Thinktank

JoTravel

Kids' City entrance at the Thinktank

Days out can be so much fun. Feeding the soul with quality family time and the brain with information has to be one of our favourite things to do on a free weekend or relaxed school holiday. One of our all time favourite places to go for this perfect balance is Birmingham’s science museum, the Thinktank.

We have been to the Thinktank a number of times since Chief was just 5 months old and we’ve come to know it really well. Despite that we always leave having learnt something new or been interested by a different exhibit – it really does have something for everyone.

Just beyond the ticket desk (on the 2nd Floor of the Millennium Point building) is The Street Gallery for example. This is home to an interactive recycling display which shows the process for breaking down materials used for everyday products and groceries and making them into new things. I love that now the boys are increasingly aware and interested in protecting our environment they gain more and more from this area.

Beyond this gallery is Kids’ City. Designed with children in mind, it boasts a doctors’ surgery, a café, an animation studio, a water garden and a mechanics workshop to name but a few. No matter where on the “when I grow up I want to be a…” scale we are, we find something that matches each of their current dreams.

Also on this floor is a Wildlife area (a big hit with our natural history mad Munch), along with dinosaur bones including a Triceratops skull and a prehistoric marine crocodile, and information on habitats around the world. All three of our boys are huge David Attenborough fans and have loved watching the Blue Planet II series, so the Marine Worlds exhibition is a particularly big hit.

The ‘Things About Me’ section is another firm favourite. Through a variety of displays you can learn more about how the human body functions, including how your heart pumps, your digestive system, your senses and even basic human reproduction. Activities include a bop the crocodile style reflexes game and an exercise area (which is fun for all!).

Just beyond this area is a dissected human brain which has been donated and is a fascinating organ. Aimed at an older audience this Medicine Matters area also has video footage of operations which is interesting although perhaps not for the squeamish (like me!).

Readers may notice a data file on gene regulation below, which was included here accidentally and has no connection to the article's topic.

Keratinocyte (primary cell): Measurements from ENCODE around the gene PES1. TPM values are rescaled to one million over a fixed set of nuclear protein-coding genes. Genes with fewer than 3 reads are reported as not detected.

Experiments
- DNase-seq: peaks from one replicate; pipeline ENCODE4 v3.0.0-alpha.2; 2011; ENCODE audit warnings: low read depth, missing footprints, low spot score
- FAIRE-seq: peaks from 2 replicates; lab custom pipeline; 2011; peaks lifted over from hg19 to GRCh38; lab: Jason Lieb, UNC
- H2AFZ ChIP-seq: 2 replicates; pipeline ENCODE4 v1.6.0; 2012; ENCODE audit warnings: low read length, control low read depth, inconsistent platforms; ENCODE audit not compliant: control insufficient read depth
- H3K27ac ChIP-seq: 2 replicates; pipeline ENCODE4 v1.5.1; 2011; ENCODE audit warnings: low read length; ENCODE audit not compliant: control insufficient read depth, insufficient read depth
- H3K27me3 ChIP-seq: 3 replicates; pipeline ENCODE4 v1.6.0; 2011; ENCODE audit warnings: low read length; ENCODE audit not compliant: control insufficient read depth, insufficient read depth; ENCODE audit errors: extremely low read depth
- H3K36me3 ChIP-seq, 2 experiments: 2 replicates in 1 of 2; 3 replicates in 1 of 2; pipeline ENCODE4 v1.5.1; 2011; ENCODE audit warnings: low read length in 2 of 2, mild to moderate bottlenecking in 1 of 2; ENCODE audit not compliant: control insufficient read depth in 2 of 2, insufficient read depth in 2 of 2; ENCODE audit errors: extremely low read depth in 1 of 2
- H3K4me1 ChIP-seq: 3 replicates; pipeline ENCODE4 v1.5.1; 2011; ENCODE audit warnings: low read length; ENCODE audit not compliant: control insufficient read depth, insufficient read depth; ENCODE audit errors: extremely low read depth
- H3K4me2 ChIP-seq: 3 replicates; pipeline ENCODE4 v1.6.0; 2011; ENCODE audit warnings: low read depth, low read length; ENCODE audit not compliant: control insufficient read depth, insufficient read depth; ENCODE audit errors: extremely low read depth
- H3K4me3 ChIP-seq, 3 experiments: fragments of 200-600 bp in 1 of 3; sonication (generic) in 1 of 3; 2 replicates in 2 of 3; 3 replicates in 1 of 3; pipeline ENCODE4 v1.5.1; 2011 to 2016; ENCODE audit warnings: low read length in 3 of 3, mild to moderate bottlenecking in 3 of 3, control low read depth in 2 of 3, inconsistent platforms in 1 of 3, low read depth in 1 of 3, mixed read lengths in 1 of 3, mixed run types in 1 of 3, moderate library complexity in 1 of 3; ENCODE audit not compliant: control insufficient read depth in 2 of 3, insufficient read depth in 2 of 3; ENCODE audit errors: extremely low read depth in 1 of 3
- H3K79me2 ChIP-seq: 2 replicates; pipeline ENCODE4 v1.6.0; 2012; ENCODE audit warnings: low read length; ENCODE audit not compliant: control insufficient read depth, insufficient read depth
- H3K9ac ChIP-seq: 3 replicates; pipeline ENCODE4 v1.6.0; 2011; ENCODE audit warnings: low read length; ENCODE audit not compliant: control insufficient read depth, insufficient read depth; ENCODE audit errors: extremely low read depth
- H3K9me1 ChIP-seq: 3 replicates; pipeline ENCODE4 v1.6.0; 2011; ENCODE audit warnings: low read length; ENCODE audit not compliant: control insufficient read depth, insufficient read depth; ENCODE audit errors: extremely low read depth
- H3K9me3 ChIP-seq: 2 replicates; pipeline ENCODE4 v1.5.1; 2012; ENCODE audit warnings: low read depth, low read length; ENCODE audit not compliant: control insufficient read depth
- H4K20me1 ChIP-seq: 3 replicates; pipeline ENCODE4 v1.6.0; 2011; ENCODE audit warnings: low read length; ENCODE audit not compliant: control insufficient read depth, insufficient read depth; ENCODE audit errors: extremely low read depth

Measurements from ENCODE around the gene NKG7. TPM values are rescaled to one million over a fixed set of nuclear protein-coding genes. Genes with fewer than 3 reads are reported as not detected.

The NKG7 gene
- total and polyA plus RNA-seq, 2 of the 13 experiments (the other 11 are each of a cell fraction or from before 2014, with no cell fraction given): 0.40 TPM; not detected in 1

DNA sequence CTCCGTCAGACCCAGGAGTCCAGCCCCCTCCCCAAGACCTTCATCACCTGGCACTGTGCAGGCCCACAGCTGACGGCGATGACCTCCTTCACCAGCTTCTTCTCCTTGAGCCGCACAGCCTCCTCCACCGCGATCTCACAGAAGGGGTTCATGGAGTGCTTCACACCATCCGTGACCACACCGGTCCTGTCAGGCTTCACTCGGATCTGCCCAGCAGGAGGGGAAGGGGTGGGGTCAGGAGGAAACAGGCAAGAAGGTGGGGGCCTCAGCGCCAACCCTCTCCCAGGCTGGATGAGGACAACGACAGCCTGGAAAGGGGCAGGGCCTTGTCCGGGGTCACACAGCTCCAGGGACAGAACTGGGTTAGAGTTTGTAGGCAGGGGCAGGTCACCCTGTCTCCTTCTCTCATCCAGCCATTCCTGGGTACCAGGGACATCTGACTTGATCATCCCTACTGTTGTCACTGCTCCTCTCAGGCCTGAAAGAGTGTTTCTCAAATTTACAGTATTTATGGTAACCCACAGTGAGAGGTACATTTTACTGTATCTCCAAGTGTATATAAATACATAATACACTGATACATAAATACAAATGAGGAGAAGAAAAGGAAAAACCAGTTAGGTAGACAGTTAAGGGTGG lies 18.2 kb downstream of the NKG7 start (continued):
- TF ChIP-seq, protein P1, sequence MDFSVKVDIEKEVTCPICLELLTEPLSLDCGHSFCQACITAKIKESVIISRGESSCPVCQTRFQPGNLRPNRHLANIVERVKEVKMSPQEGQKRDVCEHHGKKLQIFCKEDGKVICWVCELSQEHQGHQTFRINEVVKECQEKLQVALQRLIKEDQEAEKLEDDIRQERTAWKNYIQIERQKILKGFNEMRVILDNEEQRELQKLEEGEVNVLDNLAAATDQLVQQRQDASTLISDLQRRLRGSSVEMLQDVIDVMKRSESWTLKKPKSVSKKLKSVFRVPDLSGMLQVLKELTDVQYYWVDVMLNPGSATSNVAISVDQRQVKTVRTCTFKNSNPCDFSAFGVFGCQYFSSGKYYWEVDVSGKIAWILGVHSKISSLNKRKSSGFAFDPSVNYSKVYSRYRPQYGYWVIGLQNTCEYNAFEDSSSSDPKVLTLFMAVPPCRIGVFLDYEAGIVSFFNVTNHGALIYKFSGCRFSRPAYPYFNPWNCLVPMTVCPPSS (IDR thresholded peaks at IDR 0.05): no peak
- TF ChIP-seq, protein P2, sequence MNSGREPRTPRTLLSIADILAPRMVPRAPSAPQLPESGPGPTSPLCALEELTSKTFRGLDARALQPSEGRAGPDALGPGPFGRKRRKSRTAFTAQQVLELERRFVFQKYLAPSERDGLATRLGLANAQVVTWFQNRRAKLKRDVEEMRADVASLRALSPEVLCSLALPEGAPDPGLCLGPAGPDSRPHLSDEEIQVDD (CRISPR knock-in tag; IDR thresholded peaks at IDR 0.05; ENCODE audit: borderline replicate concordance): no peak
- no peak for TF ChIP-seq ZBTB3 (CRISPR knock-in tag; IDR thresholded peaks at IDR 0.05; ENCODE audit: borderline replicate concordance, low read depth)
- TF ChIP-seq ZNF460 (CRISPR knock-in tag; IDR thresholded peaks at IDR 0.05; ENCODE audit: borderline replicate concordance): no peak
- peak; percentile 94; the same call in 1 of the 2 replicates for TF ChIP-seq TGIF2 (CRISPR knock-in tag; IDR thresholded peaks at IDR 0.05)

If you venture upstairs be sure to check out the Planetarium, which has shows throughout the day for a small additional fee, and don’t miss the futuristic exhibits. RoboThespian is very entertaining, there is an interactive programmable drum kit, and you can see how far modern medicine has progressed.

On the ground floor level is a Discover the Past exhibit. Among the multiple exhibits in this section are a large steam locomotive, a Smethwick Engine (once used to pump water through Birmingham’s canal system) and a Spitfire which is suspended overhead. Our boys are becoming increasingly interested in this area of the museum and I think it’s a lovely way to share a fascination with engineering and the history of the area, and to an extent the country.

All this indoor activity gives a huge amount of choice during the cold or wet weather but if you are feeling up to it, or during the warmer months, there is also the external Science Garden to explore. A giant hamster wheel, water pressure experiments, a miniature canal lock system and a pulley seat are some of the attractions that await you there.

With over 200 hands-on displays, the Thinktank is a permanent feature on our annual days out list. We can easily lose a day there, learning about science and the world around us, and would highly recommend it.

Which is your favourite science museum to visit as a family?

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